“Consulting” with the Maine Ethics Commission prior to engaging in unethical behavior does not save one from being culpable for ethical wrongdoings. This we know is true.
So, when will the ethics woes end for Maine Democrats?
Adam Goode, the former Bangor lawmaker turned union lobbyist, has been in hot water over the last month after Rep. Sheldon Hanington, R-Lincoln, called on the Maine Ethics Commission to conduct a full investigation into his lobbying practices. Hanington and other lawmakers are concerned Goode is violating an ethics law that bars former lawmakers from serving as paid lobbyists for a period of one year after the conclusion of their public service.
The law in question was passed unanimously by the Maine Legislature in 2013, signed into law by Gov. Paul LePage and applies to lawmakers of the 127th Legislature and beyond. However, legislators can still lobby in Maine after their public service without registering as lobbyists as long as their paid activity in Augusta remains below eight hours a calendar month.
Because no Democrat will find a way weasel their way around that law, right?
When news broke of the accusations, Goode and his employer, the Maine AFL-CIO, claimed to have worked closely with the Maine Ethics Commission prior to his hiring. However, the Director of Maine’s Ethics Commission has shed light the shortsightedness of their decision.
Jonathan Wayne, director of the ethics commission, said in a letter that he was “disappointed” to learn the Maine AFL-CIO hired Goode as a lobbyist less than a year after leaving office.
“My immediate reaction on March 8 of learning that Mr. Goode was lobbying for the Maine AFL-CIO was disappointment, because I could foresee that this employment choice would weaken confidence in the enforceability of the law that had recently taken effect,” Wayne said in the letter.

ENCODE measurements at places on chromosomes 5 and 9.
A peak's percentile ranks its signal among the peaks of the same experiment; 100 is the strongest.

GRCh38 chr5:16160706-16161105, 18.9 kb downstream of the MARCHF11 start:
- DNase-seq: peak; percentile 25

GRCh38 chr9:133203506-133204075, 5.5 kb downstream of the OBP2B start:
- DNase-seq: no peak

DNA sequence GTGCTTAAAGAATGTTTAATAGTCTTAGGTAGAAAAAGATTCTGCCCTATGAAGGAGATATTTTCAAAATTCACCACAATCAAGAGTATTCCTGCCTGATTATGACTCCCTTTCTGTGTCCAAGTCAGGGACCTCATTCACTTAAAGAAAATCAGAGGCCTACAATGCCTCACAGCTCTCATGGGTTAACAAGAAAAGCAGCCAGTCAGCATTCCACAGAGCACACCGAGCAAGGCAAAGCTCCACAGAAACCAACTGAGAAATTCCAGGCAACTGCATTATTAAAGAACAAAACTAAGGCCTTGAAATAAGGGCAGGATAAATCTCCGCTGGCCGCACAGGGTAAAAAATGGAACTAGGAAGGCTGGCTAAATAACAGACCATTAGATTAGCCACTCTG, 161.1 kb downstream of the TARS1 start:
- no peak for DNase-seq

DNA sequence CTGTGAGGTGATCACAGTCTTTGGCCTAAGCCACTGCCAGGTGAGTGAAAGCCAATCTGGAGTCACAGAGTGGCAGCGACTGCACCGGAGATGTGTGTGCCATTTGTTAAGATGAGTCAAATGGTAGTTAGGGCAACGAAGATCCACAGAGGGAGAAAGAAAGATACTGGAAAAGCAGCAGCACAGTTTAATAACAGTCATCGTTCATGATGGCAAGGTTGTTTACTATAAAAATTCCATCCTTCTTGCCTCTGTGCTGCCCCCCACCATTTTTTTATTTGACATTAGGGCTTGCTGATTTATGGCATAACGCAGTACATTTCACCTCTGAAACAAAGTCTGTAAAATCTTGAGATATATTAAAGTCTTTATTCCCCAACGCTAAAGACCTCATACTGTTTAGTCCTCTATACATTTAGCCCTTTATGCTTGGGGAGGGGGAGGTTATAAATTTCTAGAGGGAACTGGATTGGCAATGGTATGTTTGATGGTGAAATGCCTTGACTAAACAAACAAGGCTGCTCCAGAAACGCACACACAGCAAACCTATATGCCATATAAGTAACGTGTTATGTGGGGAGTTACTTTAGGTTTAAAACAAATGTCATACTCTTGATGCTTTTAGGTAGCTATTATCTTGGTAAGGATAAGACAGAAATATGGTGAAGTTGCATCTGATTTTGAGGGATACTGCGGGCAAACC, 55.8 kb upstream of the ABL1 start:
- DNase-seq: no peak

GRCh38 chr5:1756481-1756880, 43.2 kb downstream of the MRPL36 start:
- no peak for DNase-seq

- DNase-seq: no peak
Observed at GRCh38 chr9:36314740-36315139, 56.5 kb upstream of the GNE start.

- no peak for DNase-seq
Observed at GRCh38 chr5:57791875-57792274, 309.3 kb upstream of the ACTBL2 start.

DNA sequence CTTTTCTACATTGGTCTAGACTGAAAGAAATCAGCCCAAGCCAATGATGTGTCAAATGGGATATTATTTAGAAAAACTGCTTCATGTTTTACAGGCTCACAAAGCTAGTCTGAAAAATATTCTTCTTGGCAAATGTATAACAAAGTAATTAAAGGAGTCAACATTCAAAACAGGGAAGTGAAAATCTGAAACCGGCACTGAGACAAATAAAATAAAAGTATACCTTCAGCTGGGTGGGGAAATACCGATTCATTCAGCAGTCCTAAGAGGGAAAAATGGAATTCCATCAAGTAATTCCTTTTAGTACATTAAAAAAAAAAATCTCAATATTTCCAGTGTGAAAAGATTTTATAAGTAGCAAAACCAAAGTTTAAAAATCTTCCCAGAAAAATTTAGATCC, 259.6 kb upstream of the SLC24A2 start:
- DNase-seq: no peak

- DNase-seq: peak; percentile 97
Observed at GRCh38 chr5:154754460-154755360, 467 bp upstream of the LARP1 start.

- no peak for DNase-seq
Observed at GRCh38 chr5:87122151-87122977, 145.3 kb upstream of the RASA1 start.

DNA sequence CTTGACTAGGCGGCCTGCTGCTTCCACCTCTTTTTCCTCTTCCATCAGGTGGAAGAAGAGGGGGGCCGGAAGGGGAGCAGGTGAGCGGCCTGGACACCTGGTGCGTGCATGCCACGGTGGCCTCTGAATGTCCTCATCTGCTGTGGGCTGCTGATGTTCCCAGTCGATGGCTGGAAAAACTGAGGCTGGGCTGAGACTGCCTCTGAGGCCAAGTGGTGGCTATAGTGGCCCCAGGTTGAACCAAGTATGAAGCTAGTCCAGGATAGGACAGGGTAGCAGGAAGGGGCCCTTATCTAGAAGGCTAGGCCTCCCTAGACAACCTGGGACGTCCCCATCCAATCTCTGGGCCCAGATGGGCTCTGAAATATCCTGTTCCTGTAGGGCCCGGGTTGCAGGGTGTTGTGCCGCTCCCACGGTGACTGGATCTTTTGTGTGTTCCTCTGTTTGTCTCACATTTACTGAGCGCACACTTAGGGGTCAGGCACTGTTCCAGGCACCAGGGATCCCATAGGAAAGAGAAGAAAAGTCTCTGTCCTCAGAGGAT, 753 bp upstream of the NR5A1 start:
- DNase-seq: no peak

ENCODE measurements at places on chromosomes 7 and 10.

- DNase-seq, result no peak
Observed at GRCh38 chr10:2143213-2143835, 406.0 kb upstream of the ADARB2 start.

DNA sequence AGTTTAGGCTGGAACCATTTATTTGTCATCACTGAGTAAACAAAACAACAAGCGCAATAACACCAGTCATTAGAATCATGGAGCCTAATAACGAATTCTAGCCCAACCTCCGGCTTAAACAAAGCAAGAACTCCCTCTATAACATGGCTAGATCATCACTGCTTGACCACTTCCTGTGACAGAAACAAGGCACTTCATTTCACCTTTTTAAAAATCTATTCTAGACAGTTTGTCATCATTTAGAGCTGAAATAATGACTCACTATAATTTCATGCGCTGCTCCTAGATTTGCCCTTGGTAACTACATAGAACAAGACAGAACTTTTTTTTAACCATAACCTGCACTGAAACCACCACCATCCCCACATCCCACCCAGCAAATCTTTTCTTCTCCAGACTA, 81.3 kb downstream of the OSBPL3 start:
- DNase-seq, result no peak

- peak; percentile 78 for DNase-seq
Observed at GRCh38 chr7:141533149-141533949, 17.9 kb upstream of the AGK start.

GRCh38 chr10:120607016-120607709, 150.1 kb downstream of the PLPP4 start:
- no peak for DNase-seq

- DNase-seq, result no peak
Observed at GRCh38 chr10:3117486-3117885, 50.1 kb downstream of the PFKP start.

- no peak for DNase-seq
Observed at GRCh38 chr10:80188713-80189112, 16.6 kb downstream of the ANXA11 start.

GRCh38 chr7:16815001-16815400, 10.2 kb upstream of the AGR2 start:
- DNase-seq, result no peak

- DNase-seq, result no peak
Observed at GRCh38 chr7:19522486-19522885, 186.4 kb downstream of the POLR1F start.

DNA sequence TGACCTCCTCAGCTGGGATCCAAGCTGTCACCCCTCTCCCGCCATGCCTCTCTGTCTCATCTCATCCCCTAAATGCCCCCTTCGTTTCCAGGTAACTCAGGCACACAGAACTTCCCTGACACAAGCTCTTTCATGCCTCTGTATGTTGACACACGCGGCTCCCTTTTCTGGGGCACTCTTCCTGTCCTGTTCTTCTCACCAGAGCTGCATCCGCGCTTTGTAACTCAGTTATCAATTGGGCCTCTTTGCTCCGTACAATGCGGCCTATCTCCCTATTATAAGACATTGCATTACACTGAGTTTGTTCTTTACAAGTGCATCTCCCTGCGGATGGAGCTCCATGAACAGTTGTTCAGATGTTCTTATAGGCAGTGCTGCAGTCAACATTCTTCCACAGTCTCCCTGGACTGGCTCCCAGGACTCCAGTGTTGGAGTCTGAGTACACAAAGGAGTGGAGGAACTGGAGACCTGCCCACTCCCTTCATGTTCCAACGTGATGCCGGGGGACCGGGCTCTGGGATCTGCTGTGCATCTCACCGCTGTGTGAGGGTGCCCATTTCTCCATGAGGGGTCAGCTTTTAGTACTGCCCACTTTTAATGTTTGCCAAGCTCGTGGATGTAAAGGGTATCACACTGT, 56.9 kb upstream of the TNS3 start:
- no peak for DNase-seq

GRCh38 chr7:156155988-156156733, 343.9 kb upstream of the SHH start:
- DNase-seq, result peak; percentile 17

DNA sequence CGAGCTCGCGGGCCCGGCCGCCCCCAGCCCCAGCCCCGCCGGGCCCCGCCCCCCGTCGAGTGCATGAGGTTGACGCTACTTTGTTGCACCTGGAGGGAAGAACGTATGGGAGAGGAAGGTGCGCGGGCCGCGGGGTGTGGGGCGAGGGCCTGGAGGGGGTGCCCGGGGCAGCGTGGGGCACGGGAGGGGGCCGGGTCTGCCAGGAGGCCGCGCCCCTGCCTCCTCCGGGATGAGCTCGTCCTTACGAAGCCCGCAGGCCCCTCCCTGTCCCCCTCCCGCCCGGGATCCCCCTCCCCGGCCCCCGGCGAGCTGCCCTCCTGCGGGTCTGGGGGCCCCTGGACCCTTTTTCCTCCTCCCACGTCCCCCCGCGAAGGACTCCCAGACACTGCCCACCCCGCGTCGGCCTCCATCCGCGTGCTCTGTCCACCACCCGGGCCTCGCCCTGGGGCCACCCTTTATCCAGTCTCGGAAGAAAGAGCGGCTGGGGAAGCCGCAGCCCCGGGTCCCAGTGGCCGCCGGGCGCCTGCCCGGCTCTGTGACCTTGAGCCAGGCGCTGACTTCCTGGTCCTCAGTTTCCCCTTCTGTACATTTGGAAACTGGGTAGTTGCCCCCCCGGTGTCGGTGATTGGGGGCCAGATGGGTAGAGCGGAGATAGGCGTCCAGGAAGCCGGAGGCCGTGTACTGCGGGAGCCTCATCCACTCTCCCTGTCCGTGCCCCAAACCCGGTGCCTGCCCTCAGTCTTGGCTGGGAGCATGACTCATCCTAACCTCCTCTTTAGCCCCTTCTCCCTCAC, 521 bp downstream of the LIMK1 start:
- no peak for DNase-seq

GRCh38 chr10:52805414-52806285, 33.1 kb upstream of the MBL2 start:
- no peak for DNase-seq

Wayne believes Maine can do more to enhance its “revolving door” laws to reaffirm public trust the legislative process and improve government transparency.
“As a matter of public policy, my opinion is that Maine’s revolving door restriction on former Legislators could be strengthened if it were amended to prohibit all lobbying by former Legislators in their first year after public service,” Wayne wrote.
“The goal of the statute – preserving confidence in elected officials and in the integrity of the legislative process – would seem to outweigh any policy rationale for allowing limited lobbying by a former Legislator in their first year. In a later agenda item, I recommend approving a statutory change to move to a complete ban on lobbying during the first year after a Legislator’s term of service.”
Goode and the AFL-CIO claim to have kept meticulous count of Goode’s lobbying hours since the start of the year, but the ethics commission will convene tomorrow to review the full case against Goode and to determine the validity of those filings.
If found in violation, Goode is subject to $1,000 in fines.